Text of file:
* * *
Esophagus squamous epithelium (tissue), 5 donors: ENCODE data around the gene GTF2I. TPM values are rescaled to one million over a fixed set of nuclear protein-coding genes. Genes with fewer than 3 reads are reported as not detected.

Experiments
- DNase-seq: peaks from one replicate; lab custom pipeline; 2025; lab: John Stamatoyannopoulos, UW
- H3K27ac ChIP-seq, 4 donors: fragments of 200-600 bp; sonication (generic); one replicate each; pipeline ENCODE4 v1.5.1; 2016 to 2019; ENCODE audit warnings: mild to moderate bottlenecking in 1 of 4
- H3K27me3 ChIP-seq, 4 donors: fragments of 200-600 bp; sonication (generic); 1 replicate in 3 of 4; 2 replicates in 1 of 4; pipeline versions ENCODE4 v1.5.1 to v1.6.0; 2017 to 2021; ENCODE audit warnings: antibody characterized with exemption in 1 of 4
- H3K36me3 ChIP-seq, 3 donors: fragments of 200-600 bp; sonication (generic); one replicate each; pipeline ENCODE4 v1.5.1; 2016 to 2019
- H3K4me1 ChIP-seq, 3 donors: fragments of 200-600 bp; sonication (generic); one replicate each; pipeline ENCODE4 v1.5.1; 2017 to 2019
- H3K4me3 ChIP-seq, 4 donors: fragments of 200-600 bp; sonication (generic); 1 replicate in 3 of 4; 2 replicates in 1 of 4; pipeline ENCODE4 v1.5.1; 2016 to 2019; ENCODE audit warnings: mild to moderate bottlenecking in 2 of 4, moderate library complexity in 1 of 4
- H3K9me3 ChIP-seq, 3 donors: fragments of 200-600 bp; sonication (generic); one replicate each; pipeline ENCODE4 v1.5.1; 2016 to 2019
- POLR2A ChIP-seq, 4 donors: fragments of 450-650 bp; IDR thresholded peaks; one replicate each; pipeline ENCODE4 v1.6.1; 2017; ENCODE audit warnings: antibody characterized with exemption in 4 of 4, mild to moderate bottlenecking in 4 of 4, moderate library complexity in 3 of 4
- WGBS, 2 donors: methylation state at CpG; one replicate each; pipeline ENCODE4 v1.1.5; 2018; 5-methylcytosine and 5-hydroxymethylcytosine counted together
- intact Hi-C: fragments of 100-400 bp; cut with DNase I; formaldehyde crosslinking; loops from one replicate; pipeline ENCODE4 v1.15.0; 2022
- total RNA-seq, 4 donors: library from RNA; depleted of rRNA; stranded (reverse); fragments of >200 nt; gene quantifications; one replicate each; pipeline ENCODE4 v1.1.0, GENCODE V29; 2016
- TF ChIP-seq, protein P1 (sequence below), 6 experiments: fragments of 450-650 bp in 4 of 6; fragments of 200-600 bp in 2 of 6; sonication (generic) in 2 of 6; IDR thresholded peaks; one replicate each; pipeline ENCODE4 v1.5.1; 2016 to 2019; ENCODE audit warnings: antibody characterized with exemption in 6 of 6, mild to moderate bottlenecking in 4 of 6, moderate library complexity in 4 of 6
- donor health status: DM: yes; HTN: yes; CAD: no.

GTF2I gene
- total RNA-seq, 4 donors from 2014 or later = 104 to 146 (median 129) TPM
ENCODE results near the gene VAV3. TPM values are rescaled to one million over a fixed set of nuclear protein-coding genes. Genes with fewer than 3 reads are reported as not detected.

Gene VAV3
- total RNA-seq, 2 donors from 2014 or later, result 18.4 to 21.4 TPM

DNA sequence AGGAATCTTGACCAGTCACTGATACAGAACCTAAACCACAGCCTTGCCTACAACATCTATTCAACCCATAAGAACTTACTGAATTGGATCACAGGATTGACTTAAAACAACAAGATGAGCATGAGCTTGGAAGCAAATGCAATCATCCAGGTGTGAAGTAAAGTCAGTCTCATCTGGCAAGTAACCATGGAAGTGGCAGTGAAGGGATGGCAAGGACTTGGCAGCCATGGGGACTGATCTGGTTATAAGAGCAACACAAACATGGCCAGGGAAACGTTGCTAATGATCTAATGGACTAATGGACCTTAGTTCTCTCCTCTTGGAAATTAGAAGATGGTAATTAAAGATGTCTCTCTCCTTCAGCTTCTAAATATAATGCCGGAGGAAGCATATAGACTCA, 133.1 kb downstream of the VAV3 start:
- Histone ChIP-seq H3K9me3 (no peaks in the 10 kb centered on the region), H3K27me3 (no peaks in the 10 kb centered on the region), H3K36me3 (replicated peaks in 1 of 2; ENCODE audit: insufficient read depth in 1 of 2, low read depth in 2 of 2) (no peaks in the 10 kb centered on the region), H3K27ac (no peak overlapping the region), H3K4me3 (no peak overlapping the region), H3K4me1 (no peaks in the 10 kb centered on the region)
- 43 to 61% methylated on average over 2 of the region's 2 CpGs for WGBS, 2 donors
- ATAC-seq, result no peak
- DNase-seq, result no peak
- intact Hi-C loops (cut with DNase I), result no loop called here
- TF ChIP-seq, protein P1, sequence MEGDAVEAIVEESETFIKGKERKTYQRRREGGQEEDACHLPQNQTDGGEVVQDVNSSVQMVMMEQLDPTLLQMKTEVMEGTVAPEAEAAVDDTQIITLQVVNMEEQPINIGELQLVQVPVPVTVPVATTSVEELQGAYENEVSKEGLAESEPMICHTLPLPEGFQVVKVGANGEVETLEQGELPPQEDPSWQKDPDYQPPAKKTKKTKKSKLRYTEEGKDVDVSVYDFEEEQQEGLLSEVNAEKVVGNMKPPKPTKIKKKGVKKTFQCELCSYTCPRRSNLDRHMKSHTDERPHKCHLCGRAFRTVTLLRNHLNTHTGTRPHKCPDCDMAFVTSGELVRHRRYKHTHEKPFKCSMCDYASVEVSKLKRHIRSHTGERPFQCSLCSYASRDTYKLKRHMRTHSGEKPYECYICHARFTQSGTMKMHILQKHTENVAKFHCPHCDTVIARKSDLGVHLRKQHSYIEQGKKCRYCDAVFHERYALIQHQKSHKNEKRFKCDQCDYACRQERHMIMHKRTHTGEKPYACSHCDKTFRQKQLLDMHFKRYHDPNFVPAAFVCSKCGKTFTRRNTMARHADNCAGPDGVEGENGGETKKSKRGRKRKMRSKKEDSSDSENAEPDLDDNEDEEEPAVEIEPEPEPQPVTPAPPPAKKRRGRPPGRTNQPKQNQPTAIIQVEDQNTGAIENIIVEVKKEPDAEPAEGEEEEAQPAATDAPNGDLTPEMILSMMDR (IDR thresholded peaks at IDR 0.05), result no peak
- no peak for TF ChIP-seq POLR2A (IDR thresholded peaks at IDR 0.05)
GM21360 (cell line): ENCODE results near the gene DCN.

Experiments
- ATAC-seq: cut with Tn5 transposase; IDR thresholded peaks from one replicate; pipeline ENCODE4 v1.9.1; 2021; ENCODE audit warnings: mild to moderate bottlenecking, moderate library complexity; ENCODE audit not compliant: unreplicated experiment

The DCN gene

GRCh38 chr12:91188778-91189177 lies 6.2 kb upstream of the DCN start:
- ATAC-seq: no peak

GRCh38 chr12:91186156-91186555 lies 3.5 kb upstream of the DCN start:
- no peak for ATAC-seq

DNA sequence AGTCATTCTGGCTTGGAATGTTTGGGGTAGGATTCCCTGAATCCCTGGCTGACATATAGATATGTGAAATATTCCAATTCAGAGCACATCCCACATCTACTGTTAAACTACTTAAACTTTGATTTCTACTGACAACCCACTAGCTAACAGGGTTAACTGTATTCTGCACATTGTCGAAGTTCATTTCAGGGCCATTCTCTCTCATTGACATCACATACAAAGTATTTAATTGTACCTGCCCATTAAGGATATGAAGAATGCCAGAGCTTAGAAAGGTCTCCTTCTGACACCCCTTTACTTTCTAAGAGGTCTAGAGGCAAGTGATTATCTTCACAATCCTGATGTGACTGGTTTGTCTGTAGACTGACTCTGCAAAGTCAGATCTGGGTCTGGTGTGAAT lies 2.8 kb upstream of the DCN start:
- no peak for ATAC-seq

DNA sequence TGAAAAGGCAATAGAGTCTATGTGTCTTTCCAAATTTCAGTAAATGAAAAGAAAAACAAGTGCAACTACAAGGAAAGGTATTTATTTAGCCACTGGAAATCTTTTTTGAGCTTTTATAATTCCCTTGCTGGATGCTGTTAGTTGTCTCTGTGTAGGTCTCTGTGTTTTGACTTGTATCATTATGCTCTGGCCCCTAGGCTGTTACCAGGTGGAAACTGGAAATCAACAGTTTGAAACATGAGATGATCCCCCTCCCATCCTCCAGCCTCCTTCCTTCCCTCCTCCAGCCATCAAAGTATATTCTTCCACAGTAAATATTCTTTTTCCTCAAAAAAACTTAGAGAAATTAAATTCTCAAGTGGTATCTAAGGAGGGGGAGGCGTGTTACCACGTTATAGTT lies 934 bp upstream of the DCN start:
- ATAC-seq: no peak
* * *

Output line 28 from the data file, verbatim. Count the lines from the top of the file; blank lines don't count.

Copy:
- no peak for TF ChIP-seq POLR2A (IDR thresholded peaks at IDR 0.05)